Monday, November 2, 2009

Here Comes the (sort of) Bride

Very soon, the courts of this country will discover the problem the International Olympic Committee has had for years, man and woman are not easy to define. The Defense of Marriage Act (DOMA) refers to marriage between 1 man and 1 woman as if they are obvious, self evident catagories. If this horrible law, and other state laws persist, not only will it continue to hurt gays, but it also puts intersexuals in an ackward spot in regards to the legal validitiy of their relationships. What happens to the intersexuals who are in straight marriages? Under a strict interpretation of DOMA their marriages could be declaired nonvalid in some states. What about intersexuals who consider themselves gay and want to enter a same gender marriage? By definition, can an intersexual be gay or staight? Technically they would have to marry another intersexual with the same condition for it to be a same sex marriage, and that could look gay or straight to the outside world, depending on how the participants choose to live. For those who transition later in life, it gets even more complicated. Some states uphold the gender transsexuals transitioned into as their legal sex, while others do not. For example Texas and Kansas courts have said chromosomes are the determiner of sex, allowing transsexuals in same gender relationships with a cisgendered (gender "normal") person to get married, but ironically transsexuals in a different gendered (straight) relaitionship with a cisgendered person cannot. For intersexuals this gets even more confusing since some of us, like me, have ambiguous chromosomes. I wonder, in Texas and Kansas, could I legally marry anyone, or no one. It is true what they say, sunlight is the best antisceptic. These homophobic laws are meaningless when faced with the reality that their catagories are arbitraty and all but impossible to define. Any two consenting adults who want to get married should be able to without regards to sex or gender. To do otherwise is a blatently discriminatory and mean spirited. It is unjust, and for transexuals and intersexuals, needlessly complicated. Support love, not fear and hate.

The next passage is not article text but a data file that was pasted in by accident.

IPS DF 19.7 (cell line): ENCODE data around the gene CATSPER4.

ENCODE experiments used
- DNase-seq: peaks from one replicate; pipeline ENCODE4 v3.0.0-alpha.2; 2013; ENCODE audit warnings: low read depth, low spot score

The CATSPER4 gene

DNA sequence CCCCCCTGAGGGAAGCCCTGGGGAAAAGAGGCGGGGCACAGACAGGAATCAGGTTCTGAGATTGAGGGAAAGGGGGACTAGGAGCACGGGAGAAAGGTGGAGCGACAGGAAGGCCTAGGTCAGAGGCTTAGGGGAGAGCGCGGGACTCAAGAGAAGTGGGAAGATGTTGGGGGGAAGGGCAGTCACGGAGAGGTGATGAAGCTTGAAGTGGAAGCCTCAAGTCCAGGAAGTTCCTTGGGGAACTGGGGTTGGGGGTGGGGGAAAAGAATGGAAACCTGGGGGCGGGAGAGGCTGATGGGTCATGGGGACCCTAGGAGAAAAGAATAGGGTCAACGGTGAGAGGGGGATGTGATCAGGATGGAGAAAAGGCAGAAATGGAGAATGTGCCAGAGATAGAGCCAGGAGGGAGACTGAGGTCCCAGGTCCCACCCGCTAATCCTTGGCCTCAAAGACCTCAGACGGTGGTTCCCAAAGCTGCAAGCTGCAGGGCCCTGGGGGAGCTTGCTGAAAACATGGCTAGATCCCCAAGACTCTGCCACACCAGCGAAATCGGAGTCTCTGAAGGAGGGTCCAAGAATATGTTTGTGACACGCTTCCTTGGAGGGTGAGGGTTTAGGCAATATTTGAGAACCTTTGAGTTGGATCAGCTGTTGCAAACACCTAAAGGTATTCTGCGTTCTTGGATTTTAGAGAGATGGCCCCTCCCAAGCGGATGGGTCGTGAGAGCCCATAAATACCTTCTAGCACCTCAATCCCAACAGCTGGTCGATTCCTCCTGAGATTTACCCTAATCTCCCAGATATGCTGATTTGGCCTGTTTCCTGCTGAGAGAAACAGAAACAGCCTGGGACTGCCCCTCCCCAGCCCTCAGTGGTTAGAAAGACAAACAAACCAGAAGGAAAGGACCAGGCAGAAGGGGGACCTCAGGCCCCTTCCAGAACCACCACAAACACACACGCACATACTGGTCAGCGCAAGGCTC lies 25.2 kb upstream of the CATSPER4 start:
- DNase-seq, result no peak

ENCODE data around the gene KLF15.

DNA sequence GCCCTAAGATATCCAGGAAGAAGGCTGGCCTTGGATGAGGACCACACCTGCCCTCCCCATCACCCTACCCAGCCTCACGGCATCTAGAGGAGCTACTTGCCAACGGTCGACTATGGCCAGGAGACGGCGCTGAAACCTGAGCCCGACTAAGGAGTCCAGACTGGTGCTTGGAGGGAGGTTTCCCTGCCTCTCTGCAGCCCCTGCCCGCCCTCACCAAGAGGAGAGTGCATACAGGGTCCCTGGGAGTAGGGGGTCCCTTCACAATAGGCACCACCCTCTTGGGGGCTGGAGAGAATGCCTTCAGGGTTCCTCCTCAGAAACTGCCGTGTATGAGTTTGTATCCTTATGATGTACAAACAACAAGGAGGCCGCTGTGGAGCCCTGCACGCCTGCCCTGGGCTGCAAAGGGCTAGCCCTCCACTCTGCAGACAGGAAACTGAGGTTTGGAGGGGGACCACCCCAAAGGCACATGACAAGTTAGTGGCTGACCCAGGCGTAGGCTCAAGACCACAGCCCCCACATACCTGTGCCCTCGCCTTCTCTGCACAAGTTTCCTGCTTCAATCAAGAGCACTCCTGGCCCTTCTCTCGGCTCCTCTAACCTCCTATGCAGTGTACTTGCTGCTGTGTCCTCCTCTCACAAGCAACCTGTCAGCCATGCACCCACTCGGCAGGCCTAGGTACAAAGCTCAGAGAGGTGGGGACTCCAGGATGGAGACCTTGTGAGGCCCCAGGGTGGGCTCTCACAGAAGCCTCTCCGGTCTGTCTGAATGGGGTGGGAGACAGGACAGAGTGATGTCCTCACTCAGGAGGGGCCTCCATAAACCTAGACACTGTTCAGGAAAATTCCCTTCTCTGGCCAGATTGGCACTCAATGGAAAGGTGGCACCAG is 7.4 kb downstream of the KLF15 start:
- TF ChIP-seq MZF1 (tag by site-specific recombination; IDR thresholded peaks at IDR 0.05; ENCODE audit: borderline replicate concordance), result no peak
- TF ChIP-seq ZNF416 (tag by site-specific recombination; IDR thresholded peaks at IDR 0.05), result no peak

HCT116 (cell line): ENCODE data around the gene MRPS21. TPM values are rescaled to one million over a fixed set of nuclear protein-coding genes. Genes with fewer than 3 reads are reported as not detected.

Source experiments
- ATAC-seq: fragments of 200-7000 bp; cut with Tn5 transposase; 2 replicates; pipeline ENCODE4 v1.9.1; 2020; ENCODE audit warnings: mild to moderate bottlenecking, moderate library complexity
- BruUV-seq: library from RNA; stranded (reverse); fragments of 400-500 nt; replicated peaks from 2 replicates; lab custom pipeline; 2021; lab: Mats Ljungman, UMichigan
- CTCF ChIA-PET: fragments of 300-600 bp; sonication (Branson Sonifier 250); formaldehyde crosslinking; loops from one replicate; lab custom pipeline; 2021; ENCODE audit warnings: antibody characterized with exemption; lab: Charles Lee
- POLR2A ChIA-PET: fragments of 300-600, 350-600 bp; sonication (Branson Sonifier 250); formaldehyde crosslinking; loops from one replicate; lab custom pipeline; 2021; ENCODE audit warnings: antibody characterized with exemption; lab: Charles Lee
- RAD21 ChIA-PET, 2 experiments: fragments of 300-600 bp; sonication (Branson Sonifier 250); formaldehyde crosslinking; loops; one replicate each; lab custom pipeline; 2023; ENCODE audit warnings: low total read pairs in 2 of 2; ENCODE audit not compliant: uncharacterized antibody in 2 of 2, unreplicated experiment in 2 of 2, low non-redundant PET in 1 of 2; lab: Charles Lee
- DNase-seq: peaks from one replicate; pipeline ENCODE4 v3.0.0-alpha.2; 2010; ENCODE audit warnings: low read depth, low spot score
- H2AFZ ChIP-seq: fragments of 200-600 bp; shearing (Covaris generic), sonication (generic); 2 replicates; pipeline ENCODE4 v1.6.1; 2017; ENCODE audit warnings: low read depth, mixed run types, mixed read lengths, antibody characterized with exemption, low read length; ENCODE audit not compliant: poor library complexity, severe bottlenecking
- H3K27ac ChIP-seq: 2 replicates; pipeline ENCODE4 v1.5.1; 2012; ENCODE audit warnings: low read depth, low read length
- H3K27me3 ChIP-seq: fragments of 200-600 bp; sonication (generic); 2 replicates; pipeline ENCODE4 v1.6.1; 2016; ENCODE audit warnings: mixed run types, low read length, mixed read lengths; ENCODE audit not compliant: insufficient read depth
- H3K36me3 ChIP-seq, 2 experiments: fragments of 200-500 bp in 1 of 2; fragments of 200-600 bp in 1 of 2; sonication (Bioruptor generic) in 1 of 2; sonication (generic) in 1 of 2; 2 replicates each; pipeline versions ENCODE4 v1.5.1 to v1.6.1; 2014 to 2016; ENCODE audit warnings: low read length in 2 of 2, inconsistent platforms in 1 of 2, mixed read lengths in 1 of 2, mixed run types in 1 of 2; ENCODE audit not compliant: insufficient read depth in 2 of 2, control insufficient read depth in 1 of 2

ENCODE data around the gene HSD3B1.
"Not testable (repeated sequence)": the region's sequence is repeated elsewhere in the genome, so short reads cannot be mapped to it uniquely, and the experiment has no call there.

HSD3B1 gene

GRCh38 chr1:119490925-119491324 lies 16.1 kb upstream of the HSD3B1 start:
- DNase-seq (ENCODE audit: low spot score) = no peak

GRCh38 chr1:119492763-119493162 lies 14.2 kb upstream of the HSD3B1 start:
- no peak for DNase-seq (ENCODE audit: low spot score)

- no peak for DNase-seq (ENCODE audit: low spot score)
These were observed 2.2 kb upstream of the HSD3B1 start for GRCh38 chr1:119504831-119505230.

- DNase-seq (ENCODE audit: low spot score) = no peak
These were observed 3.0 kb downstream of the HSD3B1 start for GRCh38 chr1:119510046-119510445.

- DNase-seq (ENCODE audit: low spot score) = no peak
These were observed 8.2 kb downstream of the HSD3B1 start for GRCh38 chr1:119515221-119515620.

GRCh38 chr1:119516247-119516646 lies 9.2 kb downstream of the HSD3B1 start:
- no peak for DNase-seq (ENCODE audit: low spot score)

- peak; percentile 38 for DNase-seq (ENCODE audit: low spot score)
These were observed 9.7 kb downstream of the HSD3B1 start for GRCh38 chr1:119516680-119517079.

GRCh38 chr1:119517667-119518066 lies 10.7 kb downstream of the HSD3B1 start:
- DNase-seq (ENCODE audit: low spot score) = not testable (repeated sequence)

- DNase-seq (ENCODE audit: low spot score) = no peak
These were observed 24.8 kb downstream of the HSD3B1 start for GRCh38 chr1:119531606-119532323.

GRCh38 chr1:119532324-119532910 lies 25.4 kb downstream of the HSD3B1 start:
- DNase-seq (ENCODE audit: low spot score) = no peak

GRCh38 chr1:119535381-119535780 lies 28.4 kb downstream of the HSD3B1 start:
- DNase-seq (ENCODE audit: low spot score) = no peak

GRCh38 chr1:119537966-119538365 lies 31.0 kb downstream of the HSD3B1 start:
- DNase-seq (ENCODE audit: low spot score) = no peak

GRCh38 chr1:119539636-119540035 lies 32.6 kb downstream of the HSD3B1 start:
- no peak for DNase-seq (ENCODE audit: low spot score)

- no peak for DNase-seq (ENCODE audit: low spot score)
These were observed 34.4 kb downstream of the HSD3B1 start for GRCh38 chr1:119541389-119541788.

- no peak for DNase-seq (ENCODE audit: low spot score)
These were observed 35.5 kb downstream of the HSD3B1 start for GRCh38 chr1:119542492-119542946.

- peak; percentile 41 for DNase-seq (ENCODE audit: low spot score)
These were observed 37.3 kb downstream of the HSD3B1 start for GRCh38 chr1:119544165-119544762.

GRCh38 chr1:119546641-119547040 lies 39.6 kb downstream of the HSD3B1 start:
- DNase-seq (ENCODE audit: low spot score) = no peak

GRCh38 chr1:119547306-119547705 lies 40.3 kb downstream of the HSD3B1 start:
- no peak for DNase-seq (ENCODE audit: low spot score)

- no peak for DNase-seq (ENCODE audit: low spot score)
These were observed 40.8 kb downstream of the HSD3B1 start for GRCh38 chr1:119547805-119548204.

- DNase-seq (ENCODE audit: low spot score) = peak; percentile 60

1. Just wanted to give you a kudos for this enlightening blog. I am currently enrolled in a Biology of Gender class and it has been engaging being properly informed of the spectrum.

    I am biologically female, socially on the androgynous side, and a heteromantic (possible asexual). As such, I'm really tired of the ignorance that stems from the gender binary.

    If you knew of any good sources for the role or lack thereof that homosexuality plays in intersex individuals, I would tremendously appreciate it. I am currently researching topics for my final paper.

    Also, I'd like to hear your opinion on transsexuality in Iran.

  2. I feel your pain, there is not a lot of good information out there about intersex and homosexuality since the issues they focus on are quite different. A good book which mentions this queer inclusion is Changing Lesbian Norms by Angela Aragon, also many intersex organizations websites (OII, ISNA, Intersex Inititve, ect.) have a page dedicated to LGBT issues and how they relate. As for my feelings about transsexuality in Iran, at least their leadership recognizes and has legalized transsexuality, that is more then a lot of countries. On the other hand, they should not be legally obligated to go through with the sex change surgery (many transsexuals opt not to not have "the works"). It also makes it impossible for Iranians to have any sort of androgyny, if they are intersexed or genderqueer, there is no option for them to live as such. Also they pressure gays to have a sex change, which must cause much anguish since they are secure in their gender identity.